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Wind turbines kill almost 1 million bats per year, because they confuse them with trees

Wind turbines

(NaturalNews) It's unfortunate that two of more hopeful non-nuclear clean efforts at producing energy take a toll on flying wildlife. These two energy-producing systems are usually placed in large, wide-open spaces. Solar energy plants are able to intensify the sun's energy and deliver more kilowatt power then solar panels alone; wind turbines take advantage of the wind to produce energy effectively.

Solar energy plants are burning birds to death that fly through the space between hundreds of thousands of surrounding large mirrors that all focus on a tank of water 400 feet high to create the steam needed to drive electricity-producing turbines.

The first California desert plant happens to be in an area through which many birds migrate, and attempts to create effective diversions are being researched for this and future solar energy plants. Hopefully, there will be success toward reducing the bird kills from the solar energy plants, because they do look like the future of clean energy production for areas of high energy demands.

Bats getting killed by wind turbines

Who cares about bats? They are rarely seen by most and are considered vampires. Well, some bats actually do feed exclusively off the blood of small wild warm-blooded animals and livestock victims. There are three species of vampire bats, but all three are located in the tropical areas of Mexico, Central America and South America.

So the kinder, gentler non-blood-sucking bats are the ones getting killed in more temperate arid regions, which happen to have the most wind turbine fields. Still, they're nasty little critters, so what's the big deal? Here's how Paul Cryan, a research scientist for the U.S. Geological Survey, tells why it's a big deal after all.

"People often ask why we should care about bats. Bats are saving us big bucks by gobbling up insects that eat or damage our crops," he said. "If we can understand why bats approach wind turbines, we may be able to turn them away."

Bats that eat bugs by the metric ton are worth about $3 billion a year in pest control for U.S. agriculture, according to a separate report that Cryan helped write in 2011. Cryan went on to explain how the financial boon to agriculture lowers food costs for Americans and is reason enough to give bats more respect and help.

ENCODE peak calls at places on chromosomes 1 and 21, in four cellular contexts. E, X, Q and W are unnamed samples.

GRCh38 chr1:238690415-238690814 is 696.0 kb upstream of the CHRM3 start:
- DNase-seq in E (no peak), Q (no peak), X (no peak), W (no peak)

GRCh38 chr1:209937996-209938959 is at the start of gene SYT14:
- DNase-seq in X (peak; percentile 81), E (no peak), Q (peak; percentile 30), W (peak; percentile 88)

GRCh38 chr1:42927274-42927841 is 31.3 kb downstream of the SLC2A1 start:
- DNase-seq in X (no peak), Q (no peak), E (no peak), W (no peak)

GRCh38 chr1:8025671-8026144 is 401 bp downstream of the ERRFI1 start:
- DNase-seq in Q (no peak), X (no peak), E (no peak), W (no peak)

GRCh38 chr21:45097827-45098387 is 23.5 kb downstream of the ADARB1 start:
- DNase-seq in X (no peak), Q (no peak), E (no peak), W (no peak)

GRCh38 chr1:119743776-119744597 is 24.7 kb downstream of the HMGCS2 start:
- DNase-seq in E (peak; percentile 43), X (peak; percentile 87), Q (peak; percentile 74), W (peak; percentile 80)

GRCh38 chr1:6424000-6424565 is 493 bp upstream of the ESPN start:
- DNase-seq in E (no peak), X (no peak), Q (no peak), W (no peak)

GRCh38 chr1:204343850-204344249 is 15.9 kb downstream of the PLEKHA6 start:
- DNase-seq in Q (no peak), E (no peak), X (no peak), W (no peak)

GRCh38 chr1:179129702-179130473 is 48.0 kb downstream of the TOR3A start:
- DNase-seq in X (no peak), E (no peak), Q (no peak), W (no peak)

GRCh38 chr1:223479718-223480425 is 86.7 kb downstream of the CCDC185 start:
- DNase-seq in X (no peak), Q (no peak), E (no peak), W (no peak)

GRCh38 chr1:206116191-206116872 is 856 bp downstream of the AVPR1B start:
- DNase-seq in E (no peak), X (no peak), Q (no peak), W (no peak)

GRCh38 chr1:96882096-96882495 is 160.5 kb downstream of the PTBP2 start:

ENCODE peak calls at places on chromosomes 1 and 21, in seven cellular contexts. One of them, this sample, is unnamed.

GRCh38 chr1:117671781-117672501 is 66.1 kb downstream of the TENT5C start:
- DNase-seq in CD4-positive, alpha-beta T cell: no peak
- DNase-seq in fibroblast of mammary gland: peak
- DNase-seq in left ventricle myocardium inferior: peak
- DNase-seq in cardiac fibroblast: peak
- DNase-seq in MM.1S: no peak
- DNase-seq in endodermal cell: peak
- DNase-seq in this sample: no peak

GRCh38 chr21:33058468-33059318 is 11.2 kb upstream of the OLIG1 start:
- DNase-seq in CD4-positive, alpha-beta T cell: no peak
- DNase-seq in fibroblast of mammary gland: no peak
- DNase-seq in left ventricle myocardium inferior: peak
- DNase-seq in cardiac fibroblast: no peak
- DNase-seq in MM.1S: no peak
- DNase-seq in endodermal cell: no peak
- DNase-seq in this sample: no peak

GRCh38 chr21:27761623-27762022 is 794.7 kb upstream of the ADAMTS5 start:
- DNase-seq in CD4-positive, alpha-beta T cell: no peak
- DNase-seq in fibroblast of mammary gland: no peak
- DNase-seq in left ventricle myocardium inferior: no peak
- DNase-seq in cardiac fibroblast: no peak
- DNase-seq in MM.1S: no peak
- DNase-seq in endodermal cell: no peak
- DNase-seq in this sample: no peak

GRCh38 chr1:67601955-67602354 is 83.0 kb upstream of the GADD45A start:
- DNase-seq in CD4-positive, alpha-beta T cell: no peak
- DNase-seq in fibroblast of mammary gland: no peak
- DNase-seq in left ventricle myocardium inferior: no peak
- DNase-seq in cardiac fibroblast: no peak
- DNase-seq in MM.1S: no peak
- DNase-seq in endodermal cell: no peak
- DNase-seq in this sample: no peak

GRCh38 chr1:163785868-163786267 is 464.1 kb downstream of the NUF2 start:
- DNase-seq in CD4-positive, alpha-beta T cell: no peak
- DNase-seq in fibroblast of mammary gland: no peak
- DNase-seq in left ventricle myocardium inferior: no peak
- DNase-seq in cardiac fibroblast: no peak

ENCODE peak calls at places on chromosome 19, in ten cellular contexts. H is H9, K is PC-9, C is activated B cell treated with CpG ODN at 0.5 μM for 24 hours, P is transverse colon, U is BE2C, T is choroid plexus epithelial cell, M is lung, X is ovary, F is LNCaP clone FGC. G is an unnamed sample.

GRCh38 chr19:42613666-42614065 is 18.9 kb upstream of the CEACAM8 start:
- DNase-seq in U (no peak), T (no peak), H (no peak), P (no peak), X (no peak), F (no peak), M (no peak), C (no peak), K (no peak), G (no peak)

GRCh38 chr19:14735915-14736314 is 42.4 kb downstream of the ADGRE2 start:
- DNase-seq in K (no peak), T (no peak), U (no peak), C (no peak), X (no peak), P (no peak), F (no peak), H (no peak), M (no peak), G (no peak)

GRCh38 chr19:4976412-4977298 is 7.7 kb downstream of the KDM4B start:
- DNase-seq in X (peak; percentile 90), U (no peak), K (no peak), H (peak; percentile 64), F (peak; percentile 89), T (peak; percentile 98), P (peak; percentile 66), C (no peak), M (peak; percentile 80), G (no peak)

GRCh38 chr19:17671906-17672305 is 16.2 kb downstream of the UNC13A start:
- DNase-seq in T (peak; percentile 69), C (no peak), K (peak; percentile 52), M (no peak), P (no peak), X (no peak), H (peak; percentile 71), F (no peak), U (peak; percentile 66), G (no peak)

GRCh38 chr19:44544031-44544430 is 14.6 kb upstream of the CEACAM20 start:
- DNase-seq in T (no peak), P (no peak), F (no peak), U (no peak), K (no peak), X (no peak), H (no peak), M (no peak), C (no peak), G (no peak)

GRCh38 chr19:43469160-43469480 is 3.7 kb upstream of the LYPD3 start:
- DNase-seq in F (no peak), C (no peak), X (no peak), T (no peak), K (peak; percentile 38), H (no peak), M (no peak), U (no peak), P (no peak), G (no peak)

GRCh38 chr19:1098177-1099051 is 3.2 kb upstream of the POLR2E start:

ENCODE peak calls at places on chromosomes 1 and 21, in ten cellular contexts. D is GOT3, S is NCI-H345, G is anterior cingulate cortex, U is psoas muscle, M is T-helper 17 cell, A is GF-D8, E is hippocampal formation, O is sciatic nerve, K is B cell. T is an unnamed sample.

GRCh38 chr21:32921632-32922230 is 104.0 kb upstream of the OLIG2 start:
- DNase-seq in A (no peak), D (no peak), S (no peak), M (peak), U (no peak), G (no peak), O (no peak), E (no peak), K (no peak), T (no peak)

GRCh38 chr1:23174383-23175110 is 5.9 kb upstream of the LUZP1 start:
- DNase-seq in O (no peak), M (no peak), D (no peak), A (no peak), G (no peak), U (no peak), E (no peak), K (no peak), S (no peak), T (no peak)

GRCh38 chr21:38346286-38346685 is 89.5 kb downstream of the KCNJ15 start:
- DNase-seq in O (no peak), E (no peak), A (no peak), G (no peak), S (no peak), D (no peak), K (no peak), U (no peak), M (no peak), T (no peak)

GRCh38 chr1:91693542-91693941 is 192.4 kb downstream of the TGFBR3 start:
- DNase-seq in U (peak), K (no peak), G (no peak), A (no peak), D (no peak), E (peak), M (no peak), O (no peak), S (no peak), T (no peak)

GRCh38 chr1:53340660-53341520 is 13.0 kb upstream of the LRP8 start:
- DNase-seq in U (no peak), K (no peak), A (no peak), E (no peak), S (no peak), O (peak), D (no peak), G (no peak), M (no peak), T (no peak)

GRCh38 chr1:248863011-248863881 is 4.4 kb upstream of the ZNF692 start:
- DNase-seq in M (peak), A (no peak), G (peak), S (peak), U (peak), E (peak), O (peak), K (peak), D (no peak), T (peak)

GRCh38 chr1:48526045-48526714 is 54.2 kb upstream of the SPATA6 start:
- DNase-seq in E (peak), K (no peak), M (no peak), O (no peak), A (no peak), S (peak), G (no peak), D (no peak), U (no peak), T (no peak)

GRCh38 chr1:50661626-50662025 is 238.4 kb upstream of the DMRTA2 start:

Bats are vision-impaired and many get confused as they attempt to roost in trees at night when those trees turn out to be high wind turbines. But amazingly, while many bats do successfully avoid those huge wind turbine blades, many more are killed by them than birds.

Birds tend to smash into tall buildings with lots of glass on the exterior. The glass confuses their vision. Bats are vision-impaired and use their sonar capabilities to determine the location of large solid obstacles, so glass windows on buildings do not distract them. But they have a hard time with wind turbines' revolving blades.

Another bat extinction threat worse than man's meddling

There is one threatening area for bats that may have little or nothing to do with man's meddling in nature, and it's worse than wind turbines. There is a fungus that greets bats of all types who hibernate in caves. While their metabolic processes slow to almost a halt, a fungus that causes deadly white nose syndrome overtakes them.

Piles of dead bat bodies affected with white nose syndrome have been discovered at increasing rates at the mouths of many caves. And now some federal funding is enabling scientists to look into what can be done to reduce the rate of white nose syndrome.

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